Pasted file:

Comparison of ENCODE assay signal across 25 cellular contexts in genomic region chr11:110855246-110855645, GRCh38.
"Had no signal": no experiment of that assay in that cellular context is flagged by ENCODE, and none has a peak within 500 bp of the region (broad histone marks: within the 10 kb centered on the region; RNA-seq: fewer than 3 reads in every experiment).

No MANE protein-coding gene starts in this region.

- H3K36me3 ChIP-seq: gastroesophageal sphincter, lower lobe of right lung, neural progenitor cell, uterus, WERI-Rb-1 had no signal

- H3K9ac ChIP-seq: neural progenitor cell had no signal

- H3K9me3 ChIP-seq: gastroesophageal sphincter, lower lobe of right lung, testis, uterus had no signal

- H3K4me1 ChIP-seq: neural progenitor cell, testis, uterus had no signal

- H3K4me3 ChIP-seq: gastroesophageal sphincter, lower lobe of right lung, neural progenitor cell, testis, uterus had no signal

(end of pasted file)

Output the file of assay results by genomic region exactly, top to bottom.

Comparison of ENCODE assay signal across 25 cellular contexts in genomic region chr11:110855246-110855645, GRCh38.
"Had no signal": no experiment of that assay in that cellular context is flagged by ENCODE, and none has a peak within 500 bp of the region (broad histone marks: within the 10 kb centered on the region; RNA-seq: fewer than 3 reads in every experiment).

No MANE protein-coding gene starts in this region.

- H3K36me3 ChIP-seq: gastroesophageal sphincter, lower lobe of right lung, neural progenitor cell, uterus, WERI-Rb-1 had no signal

- H3K9ac ChIP-seq: neural progenitor cell had no signal

- H3K9me3 ChIP-seq: gastroesophageal sphincter, lower lobe of right lung, testis, uterus had no signal

- H3K4me1 ChIP-seq: neural progenitor cell, testis, uterus had no signal

- H3K4me3 ChIP-seq: gastroesophageal sphincter, lower lobe of right lung, neural progenitor cell, testis, uterus had no signal